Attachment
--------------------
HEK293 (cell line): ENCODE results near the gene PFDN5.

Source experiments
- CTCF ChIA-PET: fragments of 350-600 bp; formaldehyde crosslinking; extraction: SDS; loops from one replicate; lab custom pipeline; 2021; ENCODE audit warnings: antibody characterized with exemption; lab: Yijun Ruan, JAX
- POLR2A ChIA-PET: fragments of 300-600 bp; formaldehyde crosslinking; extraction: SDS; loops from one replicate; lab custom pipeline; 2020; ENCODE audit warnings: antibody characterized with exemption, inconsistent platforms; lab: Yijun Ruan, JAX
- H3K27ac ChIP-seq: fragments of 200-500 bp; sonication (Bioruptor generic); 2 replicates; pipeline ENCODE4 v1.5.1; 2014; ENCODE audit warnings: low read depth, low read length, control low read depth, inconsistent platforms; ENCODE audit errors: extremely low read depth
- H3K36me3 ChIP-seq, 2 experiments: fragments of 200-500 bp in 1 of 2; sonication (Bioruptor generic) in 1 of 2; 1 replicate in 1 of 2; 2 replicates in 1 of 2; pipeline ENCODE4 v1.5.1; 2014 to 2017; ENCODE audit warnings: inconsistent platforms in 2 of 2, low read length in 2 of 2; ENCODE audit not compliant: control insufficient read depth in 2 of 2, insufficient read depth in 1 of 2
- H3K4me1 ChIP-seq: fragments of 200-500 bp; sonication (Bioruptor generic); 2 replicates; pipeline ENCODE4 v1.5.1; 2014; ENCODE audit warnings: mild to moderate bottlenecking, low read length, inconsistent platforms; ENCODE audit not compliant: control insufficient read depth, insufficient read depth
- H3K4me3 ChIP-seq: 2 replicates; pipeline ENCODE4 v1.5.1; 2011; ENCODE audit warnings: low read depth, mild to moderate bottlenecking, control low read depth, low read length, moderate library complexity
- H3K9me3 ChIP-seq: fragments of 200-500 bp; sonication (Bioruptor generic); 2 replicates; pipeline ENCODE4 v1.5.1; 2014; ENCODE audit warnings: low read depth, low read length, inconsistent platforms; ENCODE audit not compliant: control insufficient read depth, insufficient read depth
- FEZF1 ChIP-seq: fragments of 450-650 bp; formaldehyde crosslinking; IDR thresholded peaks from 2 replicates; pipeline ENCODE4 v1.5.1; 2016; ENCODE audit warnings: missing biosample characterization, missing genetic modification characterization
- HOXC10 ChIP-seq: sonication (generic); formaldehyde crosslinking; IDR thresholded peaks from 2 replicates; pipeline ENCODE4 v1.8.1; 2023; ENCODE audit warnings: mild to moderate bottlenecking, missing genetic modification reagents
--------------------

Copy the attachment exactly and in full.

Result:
HEK293 (cell line): ENCODE results near the gene PFDN5.

Source experiments
- CTCF ChIA-PET: fragments of 350-600 bp; formaldehyde crosslinking; extraction: SDS; loops from one replicate; lab custom pipeline; 2021; ENCODE audit warnings: antibody characterized with exemption; lab: Yijun Ruan, JAX
- POLR2A ChIA-PET: fragments of 300-600 bp; formaldehyde crosslinking; extraction: SDS; loops from one replicate; lab custom pipeline; 2020; ENCODE audit warnings: antibody characterized with exemption, inconsistent platforms; lab: Yijun Ruan, JAX
- H3K27ac ChIP-seq: fragments of 200-500 bp; sonication (Bioruptor generic); 2 replicates; pipeline ENCODE4 v1.5.1; 2014; ENCODE audit warnings: low read depth, low read length, control low read depth, inconsistent platforms; ENCODE audit errors: extremely low read depth
- H3K36me3 ChIP-seq, 2 experiments: fragments of 200-500 bp in 1 of 2; sonication (Bioruptor generic) in 1 of 2; 1 replicate in 1 of 2; 2 replicates in 1 of 2; pipeline ENCODE4 v1.5.1; 2014 to 2017; ENCODE audit warnings: inconsistent platforms in 2 of 2, low read length in 2 of 2; ENCODE audit not compliant: control insufficient read depth in 2 of 2, insufficient read depth in 1 of 2
- H3K4me1 ChIP-seq: fragments of 200-500 bp; sonication (Bioruptor generic); 2 replicates; pipeline ENCODE4 v1.5.1; 2014; ENCODE audit warnings: mild to moderate bottlenecking, low read length, inconsistent platforms; ENCODE audit not compliant: control insufficient read depth, insufficient read depth
- H3K4me3 ChIP-seq: 2 replicates; pipeline ENCODE4 v1.5.1; 2011; ENCODE audit warnings: low read depth, mild to moderate bottlenecking, control low read depth, low read length, moderate library complexity
- H3K9me3 ChIP-seq: fragments of 200-500 bp; sonication (Bioruptor generic); 2 replicates; pipeline ENCODE4 v1.5.1; 2014; ENCODE audit warnings: low read depth, low read length, inconsistent platforms; ENCODE audit not compliant: control insufficient read depth, insufficient read depth
- FEZF1 ChIP-seq: fragments of 450-650 bp; formaldehyde crosslinking; IDR thresholded peaks from 2 replicates; pipeline ENCODE4 v1.5.1; 2016; ENCODE audit warnings: missing biosample characterization, missing genetic modification characterization
- HOXC10 ChIP-seq: sonication (generic); formaldehyde crosslinking; IDR thresholded peaks from 2 replicates; pipeline ENCODE4 v1.8.1; 2023; ENCODE audit warnings: mild to moderate bottlenecking, missing genetic modification reagents